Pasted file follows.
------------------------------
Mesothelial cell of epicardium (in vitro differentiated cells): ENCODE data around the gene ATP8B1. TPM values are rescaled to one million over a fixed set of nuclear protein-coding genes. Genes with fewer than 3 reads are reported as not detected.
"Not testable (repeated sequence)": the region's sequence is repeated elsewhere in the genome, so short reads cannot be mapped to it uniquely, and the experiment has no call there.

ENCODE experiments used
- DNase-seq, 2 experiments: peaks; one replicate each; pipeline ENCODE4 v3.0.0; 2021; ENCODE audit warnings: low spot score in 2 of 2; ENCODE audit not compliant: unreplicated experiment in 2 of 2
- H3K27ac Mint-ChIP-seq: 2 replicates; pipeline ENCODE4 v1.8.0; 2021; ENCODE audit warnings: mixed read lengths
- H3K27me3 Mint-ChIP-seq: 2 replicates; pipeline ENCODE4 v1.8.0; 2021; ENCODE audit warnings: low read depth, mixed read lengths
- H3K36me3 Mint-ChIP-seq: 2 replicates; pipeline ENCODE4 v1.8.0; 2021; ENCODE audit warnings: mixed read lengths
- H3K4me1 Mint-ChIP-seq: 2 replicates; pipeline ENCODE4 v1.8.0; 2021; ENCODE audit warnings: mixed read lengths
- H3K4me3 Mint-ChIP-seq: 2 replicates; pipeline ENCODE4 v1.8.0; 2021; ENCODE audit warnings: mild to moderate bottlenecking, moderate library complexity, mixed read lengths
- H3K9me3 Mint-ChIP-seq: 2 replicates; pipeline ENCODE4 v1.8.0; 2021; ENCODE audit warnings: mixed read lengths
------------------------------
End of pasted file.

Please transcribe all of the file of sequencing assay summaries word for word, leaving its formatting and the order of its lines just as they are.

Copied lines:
Mesothelial cell of epicardium (in vitro differentiated cells): ENCODE data around the gene ATP8B1. TPM values are rescaled to one million over a fixed set of nuclear protein-coding genes. Genes with fewer than 3 reads are reported as not detected.
"Not testable (repeated sequence)": the region's sequence is repeated elsewhere in the genome, so short reads cannot be mapped to it uniquely, and the experiment has no call there.

ENCODE experiments used
- DNase-seq, 2 experiments: peaks; one replicate each; pipeline ENCODE4 v3.0.0; 2021; ENCODE audit warnings: low spot score in 2 of 2; ENCODE audit not compliant: unreplicated experiment in 2 of 2
- H3K27ac Mint-ChIP-seq: 2 replicates; pipeline ENCODE4 v1.8.0; 2021; ENCODE audit warnings: mixed read lengths
- H3K27me3 Mint-ChIP-seq: 2 replicates; pipeline ENCODE4 v1.8.0; 2021; ENCODE audit warnings: low read depth, mixed read lengths
- H3K36me3 Mint-ChIP-seq: 2 replicates; pipeline ENCODE4 v1.8.0; 2021; ENCODE audit warnings: mixed read lengths
- H3K4me1 Mint-ChIP-seq: 2 replicates; pipeline ENCODE4 v1.8.0; 2021; ENCODE audit warnings: mixed read lengths
- H3K4me3 Mint-ChIP-seq: 2 replicates; pipeline ENCODE4 v1.8.0; 2021; ENCODE audit warnings: mild to moderate bottlenecking, moderate library complexity, mixed read lengths
- H3K9me3 Mint-ChIP-seq: 2 replicates; pipeline ENCODE4 v1.8.0; 2021; ENCODE audit warnings: mixed read lengths